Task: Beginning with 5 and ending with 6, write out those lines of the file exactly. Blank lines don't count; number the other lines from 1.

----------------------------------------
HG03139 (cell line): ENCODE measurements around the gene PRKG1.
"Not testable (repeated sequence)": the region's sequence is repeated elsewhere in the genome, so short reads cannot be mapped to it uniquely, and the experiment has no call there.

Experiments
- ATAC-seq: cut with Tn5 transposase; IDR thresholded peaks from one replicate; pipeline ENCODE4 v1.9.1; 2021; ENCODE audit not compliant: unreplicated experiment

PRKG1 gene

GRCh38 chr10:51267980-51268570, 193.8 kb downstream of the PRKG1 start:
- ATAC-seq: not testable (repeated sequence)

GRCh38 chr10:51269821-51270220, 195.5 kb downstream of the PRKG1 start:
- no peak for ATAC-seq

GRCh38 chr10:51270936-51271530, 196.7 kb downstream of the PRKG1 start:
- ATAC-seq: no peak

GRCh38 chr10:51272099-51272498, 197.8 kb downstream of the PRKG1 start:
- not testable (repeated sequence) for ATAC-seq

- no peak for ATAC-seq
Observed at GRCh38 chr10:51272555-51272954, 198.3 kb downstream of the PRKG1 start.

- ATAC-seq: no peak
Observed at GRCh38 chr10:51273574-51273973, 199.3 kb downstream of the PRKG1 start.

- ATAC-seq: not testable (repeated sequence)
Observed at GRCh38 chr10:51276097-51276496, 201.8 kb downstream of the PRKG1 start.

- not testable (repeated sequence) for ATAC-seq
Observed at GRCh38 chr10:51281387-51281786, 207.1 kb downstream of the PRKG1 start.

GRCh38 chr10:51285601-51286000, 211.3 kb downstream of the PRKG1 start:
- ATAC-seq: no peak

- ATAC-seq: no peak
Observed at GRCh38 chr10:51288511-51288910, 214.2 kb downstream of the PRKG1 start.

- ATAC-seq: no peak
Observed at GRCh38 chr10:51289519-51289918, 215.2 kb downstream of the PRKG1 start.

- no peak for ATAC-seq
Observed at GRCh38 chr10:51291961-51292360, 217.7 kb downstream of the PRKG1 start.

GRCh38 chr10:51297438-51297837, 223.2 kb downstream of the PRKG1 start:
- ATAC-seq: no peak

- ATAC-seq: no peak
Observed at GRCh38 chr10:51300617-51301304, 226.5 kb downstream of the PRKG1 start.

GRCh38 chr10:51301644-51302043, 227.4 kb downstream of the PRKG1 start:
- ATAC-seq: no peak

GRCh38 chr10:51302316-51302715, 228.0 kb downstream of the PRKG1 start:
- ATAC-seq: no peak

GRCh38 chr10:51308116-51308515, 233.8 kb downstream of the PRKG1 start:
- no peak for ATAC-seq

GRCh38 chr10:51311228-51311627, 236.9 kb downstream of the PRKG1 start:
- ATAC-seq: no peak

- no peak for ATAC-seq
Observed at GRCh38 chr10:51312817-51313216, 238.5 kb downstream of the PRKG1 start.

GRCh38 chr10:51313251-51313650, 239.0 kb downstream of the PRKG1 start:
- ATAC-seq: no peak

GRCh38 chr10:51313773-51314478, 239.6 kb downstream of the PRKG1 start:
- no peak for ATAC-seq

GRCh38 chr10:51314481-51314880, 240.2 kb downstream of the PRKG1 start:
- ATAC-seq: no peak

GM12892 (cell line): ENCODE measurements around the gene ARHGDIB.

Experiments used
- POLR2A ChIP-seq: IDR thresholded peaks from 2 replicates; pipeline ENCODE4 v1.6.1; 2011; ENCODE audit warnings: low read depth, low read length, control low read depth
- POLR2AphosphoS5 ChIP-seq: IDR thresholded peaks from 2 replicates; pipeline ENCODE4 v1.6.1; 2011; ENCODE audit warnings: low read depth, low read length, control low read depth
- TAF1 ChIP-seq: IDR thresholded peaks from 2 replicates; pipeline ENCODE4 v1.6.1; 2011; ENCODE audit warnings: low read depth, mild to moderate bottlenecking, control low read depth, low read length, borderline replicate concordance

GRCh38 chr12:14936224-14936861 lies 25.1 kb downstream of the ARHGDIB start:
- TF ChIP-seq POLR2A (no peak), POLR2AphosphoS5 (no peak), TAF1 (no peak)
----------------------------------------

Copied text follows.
PRKG1 gene

GRCh38 chr10:51267980-51268570, 193.8 kb downstream of the PRKG1 start: